Cleantech Group has announced its list of top 100 cleantech companies, which includes Canadian water tech companies, Axine Water Technologies and Saltworks Technologies Inc., among others.
Axine made the list for its award-winning, low-cost, chemical-free solutions for treating ammonia and toxic organics in industrial wastewater. Featured in Water Canada’s Nov/Dec 2016 magazine, Axine’s innovations address gaps in conventional treatment technologies that fail to adequately manage waste streams from microelectronic production, chemical operations, pharmaceutical firms, and oil and gas projects.
“It is a great honour to be selected among such a prestigious group of global clean tech companies,” said Jonathan Rhone, president and CEO of Axine. “This recognition launches a pivotal year for Axine as we accelerate commercial deployment that will disrupt the industrial wastewater market.”
In late 2016, Axine received $8 million in venture capital from Asahi Kasei Corp. Commenting on the investment to Water Canada, Rhone said: “There is no question about it, the products we manufacture today are much more complex from a chemical standpoint. Complex organics, recalcitrant polymers, surfactants, and toxic organics are creating waste streams that are much more complex than has traditionally been the case […] Water decontamination today requires a rethink.”
Saltworks announced in October the accelerated commercialization of its Ammonia Splitter technology after receipt of funding from Sustainable Development Technology Canada. The process operates under conditions that conventional ammonia capture technology does not; it’s insensitive to temperature, salinity, or varying ammonia loads.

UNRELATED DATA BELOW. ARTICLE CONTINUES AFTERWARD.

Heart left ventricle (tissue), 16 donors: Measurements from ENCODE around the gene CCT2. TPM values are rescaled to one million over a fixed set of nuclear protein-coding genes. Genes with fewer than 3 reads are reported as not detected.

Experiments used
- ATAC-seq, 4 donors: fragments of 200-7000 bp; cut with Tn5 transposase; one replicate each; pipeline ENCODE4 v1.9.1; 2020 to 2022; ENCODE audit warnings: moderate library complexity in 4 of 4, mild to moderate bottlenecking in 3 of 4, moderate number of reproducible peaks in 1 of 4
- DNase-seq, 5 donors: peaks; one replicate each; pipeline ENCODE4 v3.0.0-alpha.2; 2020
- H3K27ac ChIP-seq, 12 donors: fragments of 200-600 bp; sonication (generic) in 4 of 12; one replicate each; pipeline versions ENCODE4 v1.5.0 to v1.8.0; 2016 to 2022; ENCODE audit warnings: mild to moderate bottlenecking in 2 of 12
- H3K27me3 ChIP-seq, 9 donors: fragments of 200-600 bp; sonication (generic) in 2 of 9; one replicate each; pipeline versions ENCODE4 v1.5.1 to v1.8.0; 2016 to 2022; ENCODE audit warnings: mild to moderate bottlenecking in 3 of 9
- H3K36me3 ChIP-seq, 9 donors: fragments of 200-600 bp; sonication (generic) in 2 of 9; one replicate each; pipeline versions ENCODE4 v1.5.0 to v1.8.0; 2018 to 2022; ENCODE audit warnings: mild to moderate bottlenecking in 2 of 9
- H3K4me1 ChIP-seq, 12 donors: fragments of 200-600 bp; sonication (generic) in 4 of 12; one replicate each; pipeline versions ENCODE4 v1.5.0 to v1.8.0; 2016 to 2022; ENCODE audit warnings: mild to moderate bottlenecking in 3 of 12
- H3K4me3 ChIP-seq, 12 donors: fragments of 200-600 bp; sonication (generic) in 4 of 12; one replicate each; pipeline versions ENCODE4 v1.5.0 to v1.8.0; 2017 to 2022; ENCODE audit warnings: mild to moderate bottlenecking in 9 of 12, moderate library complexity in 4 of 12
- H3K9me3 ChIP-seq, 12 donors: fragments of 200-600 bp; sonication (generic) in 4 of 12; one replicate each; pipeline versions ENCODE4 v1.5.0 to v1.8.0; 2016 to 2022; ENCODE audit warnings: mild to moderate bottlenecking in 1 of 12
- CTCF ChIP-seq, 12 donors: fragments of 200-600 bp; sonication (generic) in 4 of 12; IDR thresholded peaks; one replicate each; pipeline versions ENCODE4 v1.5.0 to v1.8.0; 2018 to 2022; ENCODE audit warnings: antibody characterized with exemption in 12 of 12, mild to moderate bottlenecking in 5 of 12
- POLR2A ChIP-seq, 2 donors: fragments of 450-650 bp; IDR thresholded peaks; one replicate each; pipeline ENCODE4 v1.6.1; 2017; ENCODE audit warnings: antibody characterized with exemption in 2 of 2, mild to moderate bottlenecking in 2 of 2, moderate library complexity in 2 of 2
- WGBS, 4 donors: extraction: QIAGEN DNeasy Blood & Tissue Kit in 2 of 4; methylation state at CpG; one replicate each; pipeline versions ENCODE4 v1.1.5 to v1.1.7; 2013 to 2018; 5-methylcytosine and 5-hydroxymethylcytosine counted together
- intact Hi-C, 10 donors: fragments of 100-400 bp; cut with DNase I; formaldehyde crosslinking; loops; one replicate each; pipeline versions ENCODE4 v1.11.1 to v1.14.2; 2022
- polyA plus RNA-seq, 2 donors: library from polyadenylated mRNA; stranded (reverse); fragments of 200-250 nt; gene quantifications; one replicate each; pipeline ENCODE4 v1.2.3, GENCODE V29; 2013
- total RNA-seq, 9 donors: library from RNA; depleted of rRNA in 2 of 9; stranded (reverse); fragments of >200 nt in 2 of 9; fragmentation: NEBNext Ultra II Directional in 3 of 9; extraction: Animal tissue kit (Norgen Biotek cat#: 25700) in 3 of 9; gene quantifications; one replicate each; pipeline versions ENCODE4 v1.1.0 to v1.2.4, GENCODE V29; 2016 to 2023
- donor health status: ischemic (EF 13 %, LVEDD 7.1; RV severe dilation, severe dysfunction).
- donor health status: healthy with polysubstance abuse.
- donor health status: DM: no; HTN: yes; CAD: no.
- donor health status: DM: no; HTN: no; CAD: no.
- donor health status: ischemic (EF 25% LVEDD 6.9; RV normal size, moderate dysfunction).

The list also captures other Canadian innovators, such as Trevor Hill, chairman and CEO of FATHOM, a cloud-based software-as-a-service provider for the water industry and General Fusion, which combines innovative plasma reaction processes with conventional steam turbine technology to generate energy. Cleantech 100 innovators in the water sector include Organica, a company that develops complex flora-ecosystems to treat activated sludge and has its Sechelt project in Vancouver; RayVio, which produces a UV disinfection technology with applications in water; and Adionics, providing desalination technology for municipal and industrial application.
“As the Global Cleantech 100 program reaches its eighth year,” said Richard Youngman, CEO, Cleantech Group, “we see more signals of the ongoing mainstreaming of clean technologies, sustainability, and resource efficiency on its journey towards the point where this is just the normal way business is done.”
The full Cleantech 100 list is available through the link. Learn more about Satlworks’ ammonia technology through Water Canada’s October story and read about the internet of things and big data in water management from Trevor Hill of FATHOM.